Thursday, April 18, 2024

Penthouse April 1980

April 1980
April, 1980, and the number-one song in the land is 'Another Brick in the Wall' by Pink Floyd, off their number one LP The Wall. Also in the top 5 is an excellent track from Christopher Cross: 'Ride Like the Wind'.
The latest issue of Penthouse magazine is on the newsstands, featuring Annie Hockersmith, this month's Pet, on the cover.

This issue is a little strange, in that it doesn't feature the traditional softcore photoshoot of boy-girl or girl-girl erotic activity. We do get a feature article about a man named 'Othello', who author Ernest Volkman claims was an FBI operative and informant on the Black Panthers. Although Volkman doesn't disclose the name of Othello, it's likely he was William O'Neal.
There is a fine portfolio of a petite, raven-haired Eurasian woman named Loni 'Haiku' Sanders. I like Loni. I think you will, too.
Bob Guccione was an artist and appreciative of art, so it's not unusual that we get a large portfolio of 'erotic' art as created by everyone's most famous eccentric artist of the early 1980s, none other than Hans Rudi Giger. 

Giger was more than a little calculating in the way he presented himself to the public, and he doesn't disappoint here, with his bizarre remarks that accompany the portfolio. Whether it's 'erotic' art, is up to you to decide. Personally, I think it's stuff that is just too fucked-up to be published in Omni or Heavy Metal.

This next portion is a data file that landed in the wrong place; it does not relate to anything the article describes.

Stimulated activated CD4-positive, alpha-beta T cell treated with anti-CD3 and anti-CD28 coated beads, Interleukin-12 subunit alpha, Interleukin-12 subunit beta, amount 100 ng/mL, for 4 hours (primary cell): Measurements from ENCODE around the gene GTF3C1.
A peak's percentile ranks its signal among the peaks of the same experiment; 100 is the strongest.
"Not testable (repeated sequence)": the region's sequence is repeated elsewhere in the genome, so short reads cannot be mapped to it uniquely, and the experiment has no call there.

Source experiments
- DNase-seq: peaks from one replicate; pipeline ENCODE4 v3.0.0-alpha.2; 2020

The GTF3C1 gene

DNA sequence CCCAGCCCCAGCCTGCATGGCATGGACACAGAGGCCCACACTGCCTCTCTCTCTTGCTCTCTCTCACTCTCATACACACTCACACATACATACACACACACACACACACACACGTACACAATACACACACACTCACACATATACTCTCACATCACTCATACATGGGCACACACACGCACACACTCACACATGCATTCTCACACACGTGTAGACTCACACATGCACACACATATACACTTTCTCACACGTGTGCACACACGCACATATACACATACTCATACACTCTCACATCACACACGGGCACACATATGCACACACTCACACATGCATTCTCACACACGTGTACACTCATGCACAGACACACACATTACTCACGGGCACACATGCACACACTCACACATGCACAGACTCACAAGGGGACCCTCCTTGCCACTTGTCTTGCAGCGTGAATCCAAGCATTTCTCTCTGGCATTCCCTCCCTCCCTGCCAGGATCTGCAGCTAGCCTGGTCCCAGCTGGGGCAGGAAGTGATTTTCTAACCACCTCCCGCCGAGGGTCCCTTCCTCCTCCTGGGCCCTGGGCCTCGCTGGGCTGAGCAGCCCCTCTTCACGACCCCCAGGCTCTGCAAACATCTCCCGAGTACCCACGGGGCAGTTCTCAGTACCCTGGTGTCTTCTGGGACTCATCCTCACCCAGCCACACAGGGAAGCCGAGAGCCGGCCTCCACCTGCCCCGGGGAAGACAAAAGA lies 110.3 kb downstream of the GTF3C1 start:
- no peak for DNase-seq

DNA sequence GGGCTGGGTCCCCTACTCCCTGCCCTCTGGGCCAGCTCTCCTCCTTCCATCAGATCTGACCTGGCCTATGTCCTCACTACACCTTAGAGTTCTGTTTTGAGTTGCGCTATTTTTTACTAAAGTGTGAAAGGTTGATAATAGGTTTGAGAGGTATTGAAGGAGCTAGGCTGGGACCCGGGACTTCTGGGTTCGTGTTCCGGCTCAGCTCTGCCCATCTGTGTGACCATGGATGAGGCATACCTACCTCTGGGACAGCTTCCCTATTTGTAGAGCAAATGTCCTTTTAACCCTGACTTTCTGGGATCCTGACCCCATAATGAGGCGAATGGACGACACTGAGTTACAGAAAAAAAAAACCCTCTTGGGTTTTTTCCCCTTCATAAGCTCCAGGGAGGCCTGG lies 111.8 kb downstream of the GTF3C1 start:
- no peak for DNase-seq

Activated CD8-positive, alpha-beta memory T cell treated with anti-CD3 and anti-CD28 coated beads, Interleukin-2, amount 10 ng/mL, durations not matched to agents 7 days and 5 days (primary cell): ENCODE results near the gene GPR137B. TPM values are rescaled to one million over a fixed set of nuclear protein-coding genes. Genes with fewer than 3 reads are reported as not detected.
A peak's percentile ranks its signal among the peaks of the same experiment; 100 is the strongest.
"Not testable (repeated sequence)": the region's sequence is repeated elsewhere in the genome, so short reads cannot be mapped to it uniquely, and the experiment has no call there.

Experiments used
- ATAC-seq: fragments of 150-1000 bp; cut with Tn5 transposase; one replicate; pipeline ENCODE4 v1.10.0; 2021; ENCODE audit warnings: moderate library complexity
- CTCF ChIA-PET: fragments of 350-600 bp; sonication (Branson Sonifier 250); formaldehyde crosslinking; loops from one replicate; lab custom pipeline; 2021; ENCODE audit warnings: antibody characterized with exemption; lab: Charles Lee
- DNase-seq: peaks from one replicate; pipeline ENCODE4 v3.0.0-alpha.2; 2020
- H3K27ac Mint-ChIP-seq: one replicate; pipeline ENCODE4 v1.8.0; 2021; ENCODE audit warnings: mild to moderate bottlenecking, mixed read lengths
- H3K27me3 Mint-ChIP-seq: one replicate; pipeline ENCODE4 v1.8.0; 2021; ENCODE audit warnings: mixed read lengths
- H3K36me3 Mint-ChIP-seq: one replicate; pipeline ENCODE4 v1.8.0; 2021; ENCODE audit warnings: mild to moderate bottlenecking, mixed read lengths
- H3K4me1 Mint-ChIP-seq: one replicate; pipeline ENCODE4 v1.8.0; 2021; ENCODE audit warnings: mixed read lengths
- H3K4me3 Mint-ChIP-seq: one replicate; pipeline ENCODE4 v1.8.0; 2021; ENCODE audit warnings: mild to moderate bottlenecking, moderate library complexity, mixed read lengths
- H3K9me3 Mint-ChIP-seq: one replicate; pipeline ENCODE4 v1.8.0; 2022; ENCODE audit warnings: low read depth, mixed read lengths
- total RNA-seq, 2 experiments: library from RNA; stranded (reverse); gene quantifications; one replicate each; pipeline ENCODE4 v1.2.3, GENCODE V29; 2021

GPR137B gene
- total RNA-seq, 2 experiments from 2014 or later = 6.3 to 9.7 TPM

There is a lengthy excerpt from actress Brit Ekland's memoir, 'True Brit'. In the excerpt, Brit tells us about her boyfriends Warren Beatty and Rod Stewart. While Warren was a come-and-go affair, Britt fell deep for Rod the Mod, despite his skin-flinty approach to money. 

Unfortunately for Britt, Rod (who called her 'Poopy') had too many side chicks, and Brit eventually left him for a man with more self-control.
Let's close with a couple of cartoons that likely would not pass muster nowadays..........
And that's how it was, in the pages of Penthouse, 44 years ago............

Sunday, April 14, 2024

Book Review: Eclipse

Book Review: 'Eclipse' by John Shirley
2 / 5 Stars

John Shirley (b. 1953) was an established novelist of science fiction and horror titles when, in 1985, he entered the genre of cyberpunk with his trilogy, 'A Song Called Youth', that consisted of the novels 'Eclipse' (1985), 'Eclipse Penumbra' (1987) and 'Eclipse Corona' (1990). All three books were issued in paperback by Questar. The Questar edition of 'Eclipse' (310 pp.) features cover art by Joe DeVito.